Maine to Train Carpenters

The state is taking steps to combat the labor shortage

May 18, 2017
carpenters tool

Ask any remodeler, any builder, anybody in the trades, really, and they’ll tell you the same thing: skilled labor is hard to find. But the shortage is nothing new. It’s been going on for years, and has lead to a growing effort to enlist and train new laborers. The latest of those efforts is taking place in Maine, where the Home Builders and Remodelers Association of Maine is sponsoring a residential carpenter apprenticeship program that’s recently been approved by Maine’s labor department.

The coursework is going to be extensive. Over two years, enrollees will receive 4,000 hours of paid, on-the-job training, as well as 288 hours of classroom instruction, with coursework developed by the Home Builders Institute, the training arm of the National Association of Home Builders. According to a post by the NAHB, the program will cover “all of the basic aspects of the carpentry trade, including proper tool and equipment use, safety, rough framing, (and) exterior and interior finishing.”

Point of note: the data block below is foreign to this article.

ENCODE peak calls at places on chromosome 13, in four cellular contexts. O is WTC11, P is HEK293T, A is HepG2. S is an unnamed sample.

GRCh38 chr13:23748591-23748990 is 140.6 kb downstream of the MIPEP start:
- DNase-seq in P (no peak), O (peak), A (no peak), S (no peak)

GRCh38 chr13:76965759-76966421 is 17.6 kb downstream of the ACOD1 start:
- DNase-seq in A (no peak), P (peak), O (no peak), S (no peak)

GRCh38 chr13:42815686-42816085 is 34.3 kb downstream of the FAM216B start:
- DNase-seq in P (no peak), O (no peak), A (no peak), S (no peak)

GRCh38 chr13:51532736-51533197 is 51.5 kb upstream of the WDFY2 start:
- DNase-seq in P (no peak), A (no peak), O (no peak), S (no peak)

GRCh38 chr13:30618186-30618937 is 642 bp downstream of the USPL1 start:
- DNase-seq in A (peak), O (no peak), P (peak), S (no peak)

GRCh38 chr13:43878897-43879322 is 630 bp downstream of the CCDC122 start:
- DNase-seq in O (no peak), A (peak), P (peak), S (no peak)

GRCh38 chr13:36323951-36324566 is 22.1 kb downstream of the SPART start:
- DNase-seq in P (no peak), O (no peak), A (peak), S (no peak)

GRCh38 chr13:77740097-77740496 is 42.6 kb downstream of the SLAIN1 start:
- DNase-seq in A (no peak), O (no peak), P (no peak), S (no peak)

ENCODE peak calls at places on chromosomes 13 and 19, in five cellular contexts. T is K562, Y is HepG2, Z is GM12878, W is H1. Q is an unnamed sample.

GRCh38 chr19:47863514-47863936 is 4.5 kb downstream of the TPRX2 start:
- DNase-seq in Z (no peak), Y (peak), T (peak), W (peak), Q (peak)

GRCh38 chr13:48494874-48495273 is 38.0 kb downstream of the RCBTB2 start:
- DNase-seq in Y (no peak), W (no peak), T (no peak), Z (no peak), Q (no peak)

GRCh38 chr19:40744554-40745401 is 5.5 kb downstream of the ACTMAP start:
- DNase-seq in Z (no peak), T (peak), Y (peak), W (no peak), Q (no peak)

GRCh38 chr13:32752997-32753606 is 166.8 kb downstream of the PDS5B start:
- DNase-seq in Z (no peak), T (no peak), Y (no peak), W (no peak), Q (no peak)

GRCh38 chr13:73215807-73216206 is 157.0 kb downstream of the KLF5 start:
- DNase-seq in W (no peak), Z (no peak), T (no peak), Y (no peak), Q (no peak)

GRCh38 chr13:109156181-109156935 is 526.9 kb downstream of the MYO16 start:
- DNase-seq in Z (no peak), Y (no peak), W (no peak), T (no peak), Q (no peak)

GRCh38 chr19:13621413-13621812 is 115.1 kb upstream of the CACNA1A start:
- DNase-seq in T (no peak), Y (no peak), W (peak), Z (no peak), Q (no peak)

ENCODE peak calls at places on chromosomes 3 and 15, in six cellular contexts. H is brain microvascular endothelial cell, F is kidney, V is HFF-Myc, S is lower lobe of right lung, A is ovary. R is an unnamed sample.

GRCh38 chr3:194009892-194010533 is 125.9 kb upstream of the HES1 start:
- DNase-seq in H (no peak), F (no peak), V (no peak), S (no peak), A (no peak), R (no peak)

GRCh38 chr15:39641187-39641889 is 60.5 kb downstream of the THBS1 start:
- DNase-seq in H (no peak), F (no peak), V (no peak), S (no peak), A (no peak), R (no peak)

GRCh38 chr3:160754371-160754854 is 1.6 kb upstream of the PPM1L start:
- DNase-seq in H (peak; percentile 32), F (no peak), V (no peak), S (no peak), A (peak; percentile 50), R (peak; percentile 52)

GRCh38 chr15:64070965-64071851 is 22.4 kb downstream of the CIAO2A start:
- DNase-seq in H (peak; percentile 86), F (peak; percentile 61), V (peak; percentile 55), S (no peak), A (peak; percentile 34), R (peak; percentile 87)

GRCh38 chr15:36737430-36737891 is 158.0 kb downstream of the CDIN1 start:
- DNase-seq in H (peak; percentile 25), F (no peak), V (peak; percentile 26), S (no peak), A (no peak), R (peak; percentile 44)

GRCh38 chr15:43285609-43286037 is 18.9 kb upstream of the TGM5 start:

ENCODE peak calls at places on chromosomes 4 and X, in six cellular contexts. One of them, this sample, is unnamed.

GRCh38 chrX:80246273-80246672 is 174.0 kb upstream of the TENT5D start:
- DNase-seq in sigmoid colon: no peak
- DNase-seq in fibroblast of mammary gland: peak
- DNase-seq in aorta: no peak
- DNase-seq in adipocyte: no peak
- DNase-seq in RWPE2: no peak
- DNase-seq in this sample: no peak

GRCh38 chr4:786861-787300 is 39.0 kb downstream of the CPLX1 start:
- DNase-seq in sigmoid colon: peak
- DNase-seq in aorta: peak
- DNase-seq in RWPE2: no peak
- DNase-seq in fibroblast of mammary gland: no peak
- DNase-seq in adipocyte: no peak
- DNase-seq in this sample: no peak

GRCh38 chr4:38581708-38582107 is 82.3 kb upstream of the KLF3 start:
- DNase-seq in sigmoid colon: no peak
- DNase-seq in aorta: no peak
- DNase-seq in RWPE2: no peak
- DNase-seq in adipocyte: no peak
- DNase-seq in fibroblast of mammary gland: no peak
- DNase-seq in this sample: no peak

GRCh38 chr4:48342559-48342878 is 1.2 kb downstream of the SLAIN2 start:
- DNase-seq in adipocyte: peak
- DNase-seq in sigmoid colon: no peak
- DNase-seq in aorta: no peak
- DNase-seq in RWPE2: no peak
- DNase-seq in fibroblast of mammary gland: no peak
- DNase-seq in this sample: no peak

Students pay $2,400 to participate, and if a remodeler or builder wants to hire a student still in the program, they’re required to pay the tuition on their behalf. However, since the state wants to encourage that sort of hiring, it will reimburse half the tuition to the company. And because the association is hiring its own teachers, using its own classrooms, and administering the program itself, for members those costs go down even further, so that a two-year apprenticeship program costs only $600.


About the Author

About the Author

James McClister is managing editor for Professional Remodeler.

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